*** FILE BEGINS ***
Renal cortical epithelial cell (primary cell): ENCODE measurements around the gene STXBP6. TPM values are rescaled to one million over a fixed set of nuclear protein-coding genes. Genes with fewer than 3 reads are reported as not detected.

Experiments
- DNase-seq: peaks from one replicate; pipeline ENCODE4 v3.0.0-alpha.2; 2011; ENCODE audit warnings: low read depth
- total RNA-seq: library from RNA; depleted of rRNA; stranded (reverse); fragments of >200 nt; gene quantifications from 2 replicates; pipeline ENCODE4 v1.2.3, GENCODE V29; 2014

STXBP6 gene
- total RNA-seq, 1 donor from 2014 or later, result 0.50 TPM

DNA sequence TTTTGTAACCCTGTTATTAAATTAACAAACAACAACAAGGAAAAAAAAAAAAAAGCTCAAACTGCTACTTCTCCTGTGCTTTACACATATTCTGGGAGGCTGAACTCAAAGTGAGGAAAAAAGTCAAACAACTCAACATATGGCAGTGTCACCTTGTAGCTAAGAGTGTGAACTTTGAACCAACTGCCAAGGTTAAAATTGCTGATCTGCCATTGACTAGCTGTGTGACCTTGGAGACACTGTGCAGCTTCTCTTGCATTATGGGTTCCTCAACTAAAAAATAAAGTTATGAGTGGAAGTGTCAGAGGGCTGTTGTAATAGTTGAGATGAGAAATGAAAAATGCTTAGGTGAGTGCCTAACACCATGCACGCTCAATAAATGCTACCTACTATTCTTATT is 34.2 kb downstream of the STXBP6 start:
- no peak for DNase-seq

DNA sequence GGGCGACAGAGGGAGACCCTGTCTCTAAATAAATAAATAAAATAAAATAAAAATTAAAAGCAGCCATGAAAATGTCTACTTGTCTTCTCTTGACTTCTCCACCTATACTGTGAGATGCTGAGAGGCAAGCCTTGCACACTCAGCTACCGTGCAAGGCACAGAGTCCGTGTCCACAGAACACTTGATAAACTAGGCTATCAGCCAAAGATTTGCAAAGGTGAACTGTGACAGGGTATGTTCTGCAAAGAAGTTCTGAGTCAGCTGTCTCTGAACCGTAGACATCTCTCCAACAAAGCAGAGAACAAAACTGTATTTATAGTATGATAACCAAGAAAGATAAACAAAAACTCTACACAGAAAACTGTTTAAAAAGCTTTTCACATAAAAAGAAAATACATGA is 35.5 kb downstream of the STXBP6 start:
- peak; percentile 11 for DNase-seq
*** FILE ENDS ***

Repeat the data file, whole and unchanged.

Renal cortical epithelial cell (primary cell): ENCODE measurements around the gene STXBP6. TPM values are rescaled to one million over a fixed set of nuclear protein-coding genes. Genes with fewer than 3 reads are reported as not detected.

Experiments
- DNase-seq: peaks from one replicate; pipeline ENCODE4 v3.0.0-alpha.2; 2011; ENCODE audit warnings: low read depth
- total RNA-seq: library from RNA; depleted of rRNA; stranded (reverse); fragments of >200 nt; gene quantifications from 2 replicates; pipeline ENCODE4 v1.2.3, GENCODE V29; 2014

STXBP6 gene
- total RNA-seq, 1 donor from 2014 or later, result 0.50 TPM

DNA sequence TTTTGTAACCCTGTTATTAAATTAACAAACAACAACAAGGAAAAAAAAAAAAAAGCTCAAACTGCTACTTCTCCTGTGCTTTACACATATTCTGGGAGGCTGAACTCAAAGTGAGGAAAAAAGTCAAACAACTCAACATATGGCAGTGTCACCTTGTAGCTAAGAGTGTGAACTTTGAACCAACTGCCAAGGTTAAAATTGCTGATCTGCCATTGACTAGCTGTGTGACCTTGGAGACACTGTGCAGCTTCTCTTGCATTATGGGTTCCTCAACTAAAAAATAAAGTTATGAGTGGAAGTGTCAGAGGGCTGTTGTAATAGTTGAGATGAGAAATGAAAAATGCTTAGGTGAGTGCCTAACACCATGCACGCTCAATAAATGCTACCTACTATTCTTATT is 34.2 kb downstream of the STXBP6 start:
- no peak for DNase-seq

DNA sequence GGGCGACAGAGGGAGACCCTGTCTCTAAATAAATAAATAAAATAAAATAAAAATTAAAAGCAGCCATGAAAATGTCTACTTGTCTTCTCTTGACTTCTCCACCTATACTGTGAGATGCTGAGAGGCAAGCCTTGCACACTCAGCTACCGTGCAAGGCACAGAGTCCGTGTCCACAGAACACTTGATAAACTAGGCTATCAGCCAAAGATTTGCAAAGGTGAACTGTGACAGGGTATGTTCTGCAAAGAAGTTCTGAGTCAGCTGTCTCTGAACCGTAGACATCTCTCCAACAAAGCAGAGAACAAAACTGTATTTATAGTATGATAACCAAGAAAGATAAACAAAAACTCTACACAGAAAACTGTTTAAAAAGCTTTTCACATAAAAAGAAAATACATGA is 35.5 kb downstream of the STXBP6 start:
- peak; percentile 11 for DNase-seq